Judge Finds Cause to Try Beauregard
Municipal Judge Michael M. Dest ruled Friday at a preliminary hearing that there is enough evidence to try former Cal State Northridge football player Jonathan Beauregard on two counts each of attempted murder and using a hand gun to inflict great bodily injury.
After hearing testimony from two witnesses, Dest said there is sufficient cause to believe Beauregard is guilty of the charges.
The first witness, Von E. Thompson, testified that he was shot twice by Beauregard at about 1:30 a.m. on Aug. 29, 1994, outside a San Bernardino bar where he worked as a security guard.
Thompson said he had just finished work and was sitting in his truck with Dunyella D. Smith in the bar’s parking lot. Smith is Beauregard’s ex-girlfriend and the mother of his child. She was also shot that night but was not in court Friday.
“I could see through the corner of my eye that someone was walking to the front of the truck,” Thompson said. “Then he pulled a gun out of his pocket and shot through the middle of the wind shield, not more than five feet away.”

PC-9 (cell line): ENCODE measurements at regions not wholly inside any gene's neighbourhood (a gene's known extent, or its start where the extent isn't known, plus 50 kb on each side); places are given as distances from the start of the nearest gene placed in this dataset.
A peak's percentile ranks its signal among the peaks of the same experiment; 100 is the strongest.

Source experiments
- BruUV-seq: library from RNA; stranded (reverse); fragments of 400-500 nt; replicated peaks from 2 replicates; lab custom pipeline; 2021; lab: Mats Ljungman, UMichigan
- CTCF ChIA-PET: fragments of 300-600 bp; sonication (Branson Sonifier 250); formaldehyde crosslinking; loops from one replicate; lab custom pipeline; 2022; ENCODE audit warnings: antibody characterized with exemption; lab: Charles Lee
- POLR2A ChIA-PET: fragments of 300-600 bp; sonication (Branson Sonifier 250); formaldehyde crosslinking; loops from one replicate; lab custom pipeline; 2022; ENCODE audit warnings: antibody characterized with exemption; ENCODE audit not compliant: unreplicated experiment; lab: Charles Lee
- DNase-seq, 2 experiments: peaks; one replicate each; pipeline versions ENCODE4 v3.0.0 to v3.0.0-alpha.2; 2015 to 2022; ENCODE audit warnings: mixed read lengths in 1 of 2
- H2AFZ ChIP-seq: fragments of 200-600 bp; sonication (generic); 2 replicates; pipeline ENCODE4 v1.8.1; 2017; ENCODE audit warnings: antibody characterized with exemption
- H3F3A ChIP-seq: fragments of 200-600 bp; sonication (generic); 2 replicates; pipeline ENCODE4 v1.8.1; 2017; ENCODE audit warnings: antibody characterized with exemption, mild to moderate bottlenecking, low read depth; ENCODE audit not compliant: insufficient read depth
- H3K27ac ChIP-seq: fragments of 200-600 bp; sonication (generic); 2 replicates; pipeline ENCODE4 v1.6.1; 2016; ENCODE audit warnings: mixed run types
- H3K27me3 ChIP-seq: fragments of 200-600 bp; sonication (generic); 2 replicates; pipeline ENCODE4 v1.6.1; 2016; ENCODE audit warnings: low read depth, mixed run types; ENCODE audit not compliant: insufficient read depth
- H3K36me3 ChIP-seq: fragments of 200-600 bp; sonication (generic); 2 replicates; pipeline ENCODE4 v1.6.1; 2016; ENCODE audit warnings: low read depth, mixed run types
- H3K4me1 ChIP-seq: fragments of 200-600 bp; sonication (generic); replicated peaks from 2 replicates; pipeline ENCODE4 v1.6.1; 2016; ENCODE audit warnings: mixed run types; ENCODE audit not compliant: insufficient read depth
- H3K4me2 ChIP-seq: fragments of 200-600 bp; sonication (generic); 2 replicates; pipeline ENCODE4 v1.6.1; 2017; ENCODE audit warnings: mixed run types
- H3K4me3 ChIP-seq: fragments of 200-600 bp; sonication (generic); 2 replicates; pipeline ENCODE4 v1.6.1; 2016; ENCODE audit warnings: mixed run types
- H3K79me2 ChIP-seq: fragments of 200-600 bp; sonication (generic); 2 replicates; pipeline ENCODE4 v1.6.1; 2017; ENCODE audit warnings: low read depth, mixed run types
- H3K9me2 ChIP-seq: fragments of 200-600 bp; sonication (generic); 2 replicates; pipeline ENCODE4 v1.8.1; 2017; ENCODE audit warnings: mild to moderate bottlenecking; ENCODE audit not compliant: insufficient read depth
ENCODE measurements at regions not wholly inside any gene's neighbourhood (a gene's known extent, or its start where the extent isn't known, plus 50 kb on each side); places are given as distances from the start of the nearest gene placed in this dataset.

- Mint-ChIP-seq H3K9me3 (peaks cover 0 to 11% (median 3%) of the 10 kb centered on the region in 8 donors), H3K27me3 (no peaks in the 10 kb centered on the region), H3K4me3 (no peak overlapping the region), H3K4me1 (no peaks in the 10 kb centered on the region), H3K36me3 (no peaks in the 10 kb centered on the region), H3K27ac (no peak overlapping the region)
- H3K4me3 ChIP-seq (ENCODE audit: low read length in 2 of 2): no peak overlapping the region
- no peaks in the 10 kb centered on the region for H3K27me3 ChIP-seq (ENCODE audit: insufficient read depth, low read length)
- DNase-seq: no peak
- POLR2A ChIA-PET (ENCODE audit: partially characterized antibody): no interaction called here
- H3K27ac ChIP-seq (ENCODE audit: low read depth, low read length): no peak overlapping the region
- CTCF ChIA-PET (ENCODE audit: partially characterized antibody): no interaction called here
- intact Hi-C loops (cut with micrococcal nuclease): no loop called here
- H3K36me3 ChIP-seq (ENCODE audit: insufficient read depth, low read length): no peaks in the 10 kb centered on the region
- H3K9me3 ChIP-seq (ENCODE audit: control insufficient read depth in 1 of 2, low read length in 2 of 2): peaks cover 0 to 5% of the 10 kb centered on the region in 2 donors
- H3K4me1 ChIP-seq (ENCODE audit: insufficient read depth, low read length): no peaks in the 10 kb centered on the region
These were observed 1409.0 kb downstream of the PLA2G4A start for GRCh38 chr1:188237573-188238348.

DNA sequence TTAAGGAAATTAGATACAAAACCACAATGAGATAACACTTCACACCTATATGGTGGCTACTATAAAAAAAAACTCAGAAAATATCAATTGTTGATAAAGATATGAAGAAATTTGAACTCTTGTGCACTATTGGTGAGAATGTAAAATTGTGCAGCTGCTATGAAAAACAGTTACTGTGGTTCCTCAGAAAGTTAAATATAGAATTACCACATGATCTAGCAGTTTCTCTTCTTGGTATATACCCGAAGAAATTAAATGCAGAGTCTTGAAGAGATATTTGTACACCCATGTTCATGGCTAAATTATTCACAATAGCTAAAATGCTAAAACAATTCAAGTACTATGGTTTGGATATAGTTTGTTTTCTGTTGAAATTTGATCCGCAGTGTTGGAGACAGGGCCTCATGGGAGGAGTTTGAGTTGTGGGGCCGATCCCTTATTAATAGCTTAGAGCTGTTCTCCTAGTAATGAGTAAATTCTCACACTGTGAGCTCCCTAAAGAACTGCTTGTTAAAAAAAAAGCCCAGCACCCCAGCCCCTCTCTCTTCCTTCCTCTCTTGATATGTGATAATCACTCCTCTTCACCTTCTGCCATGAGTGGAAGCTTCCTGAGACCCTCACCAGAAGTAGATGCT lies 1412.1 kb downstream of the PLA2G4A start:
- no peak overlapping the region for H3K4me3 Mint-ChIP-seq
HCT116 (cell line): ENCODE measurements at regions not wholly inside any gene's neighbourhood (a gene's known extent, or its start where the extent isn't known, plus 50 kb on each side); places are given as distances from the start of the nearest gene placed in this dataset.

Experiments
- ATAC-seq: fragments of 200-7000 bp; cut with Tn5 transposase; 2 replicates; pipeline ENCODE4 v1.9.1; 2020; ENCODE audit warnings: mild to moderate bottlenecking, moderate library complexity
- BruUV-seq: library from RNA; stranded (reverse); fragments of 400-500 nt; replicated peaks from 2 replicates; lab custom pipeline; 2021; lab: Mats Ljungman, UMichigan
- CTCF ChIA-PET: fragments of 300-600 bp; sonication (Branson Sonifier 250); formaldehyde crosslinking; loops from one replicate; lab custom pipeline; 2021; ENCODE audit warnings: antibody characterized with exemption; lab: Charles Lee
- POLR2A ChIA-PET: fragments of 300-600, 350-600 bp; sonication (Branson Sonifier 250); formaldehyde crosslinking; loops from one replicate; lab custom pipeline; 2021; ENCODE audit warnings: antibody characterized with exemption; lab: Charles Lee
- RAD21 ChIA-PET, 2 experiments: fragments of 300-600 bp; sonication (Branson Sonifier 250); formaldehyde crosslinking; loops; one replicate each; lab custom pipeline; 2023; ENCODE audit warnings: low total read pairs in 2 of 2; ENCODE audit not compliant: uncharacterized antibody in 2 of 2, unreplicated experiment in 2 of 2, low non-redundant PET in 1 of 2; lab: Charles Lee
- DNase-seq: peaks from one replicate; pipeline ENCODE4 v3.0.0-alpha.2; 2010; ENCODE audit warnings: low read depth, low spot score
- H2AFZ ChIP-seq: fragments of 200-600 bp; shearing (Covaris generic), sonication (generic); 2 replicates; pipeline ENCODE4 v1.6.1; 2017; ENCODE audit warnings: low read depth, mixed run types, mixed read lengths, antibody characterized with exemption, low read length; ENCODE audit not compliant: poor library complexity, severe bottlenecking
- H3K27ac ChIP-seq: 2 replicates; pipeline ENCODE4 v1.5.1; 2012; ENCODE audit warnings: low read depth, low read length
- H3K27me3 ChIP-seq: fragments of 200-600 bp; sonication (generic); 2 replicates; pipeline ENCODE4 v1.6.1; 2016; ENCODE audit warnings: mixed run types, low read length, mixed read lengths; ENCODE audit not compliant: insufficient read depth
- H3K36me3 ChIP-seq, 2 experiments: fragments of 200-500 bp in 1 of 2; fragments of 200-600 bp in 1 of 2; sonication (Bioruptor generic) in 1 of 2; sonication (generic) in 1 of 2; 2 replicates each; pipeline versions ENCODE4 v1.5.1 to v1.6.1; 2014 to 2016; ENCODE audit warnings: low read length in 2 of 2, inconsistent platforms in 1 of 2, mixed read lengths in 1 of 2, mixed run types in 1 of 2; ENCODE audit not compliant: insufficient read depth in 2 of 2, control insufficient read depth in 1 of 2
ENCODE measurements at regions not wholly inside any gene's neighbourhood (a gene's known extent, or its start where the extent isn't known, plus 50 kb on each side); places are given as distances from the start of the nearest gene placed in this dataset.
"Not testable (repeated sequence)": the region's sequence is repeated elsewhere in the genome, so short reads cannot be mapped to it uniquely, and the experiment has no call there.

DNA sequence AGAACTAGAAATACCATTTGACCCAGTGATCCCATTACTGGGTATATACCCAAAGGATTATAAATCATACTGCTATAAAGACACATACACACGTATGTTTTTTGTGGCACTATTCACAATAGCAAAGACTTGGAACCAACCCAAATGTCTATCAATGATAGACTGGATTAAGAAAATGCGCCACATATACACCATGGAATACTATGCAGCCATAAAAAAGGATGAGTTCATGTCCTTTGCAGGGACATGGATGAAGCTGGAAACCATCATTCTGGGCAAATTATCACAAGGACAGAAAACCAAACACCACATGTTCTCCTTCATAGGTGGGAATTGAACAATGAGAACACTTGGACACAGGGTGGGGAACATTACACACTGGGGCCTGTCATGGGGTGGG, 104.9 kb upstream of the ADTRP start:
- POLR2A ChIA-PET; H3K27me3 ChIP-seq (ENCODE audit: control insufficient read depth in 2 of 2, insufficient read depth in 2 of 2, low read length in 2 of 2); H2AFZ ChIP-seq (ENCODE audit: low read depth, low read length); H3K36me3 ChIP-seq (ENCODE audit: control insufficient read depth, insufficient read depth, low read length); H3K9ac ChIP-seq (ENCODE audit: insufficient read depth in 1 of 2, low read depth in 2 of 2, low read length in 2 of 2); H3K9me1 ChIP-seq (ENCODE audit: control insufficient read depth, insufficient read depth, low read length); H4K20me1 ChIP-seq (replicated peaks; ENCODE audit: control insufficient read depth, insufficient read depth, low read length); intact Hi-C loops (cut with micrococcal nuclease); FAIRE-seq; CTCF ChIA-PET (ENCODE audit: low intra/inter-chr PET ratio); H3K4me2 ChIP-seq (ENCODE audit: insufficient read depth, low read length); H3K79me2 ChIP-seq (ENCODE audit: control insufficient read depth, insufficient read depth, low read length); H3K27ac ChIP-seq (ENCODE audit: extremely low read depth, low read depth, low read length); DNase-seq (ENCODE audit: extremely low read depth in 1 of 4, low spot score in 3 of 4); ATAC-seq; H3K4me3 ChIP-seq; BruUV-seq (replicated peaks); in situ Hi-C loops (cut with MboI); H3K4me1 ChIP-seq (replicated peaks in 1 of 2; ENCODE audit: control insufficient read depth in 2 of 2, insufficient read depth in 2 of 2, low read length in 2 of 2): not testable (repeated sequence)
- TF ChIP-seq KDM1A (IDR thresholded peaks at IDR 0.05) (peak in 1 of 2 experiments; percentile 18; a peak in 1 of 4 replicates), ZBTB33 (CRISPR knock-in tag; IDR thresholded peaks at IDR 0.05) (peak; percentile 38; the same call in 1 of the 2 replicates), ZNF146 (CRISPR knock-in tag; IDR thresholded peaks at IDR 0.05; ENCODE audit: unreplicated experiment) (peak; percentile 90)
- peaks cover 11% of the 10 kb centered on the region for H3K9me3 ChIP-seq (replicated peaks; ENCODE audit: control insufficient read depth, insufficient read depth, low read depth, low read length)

Thompson pointed out Beauregard as the man who pulled the trigger, striking him in the chest and right arm. He estimated that a total of five shots were fired.
After the hearing Thompson, in his first statement since the incident, said: “It was hard for me but that night comes back to me pretty clear. He’s going to go to jail.”
Thompson also testified that he had never seen or met Beauregard before Aug. 29.
San Bernardino police officer Clayton Zeigler, testified that Smith identified Beauregard as the assailant that night.
“She said her ex-boyfriend, who is also the father of her child, shot her as she was on the ground and she ran back into (the bar),” Zeigler testified. “She had a wound on her left side and a fairly severe abrasion on her knee.”
The San Bernardino County District Attorney’s office sent Smith a subpoena to appear Friday, but Deputy Dist. Atty. Cheryl Kersy didn’t know if Smith received it.
“We may not have her correct address,” Kersy said. “We have assigned a detective to that. She will be subpoenaed for the next court date because we will need her at trial.”
There may be concern about Smith’s role as a prosecution witness since she testified on Beauregard’s behalf at a bail hearing in October. If she doesn’t testify, Kersy said, one of the attempted murder charges could be dropped.
Beauregard walked out of the courtroom with his head down and his attorney, Grover L. Porter, at his side. Neither would comment.
Before the hearing, however, Beauregard said he is still enrolled at CSUN. He returns to court Jan. 20, when pretrial and trial dates will be set.
“My feeling today is that it will go to trial,” Kersy said. “There has been no indication at all that he’s interested in a plea bargain.”
If convicted of the attempted-murder charges, Kersy said, Beauregard could face a maximum sentence of life in prison.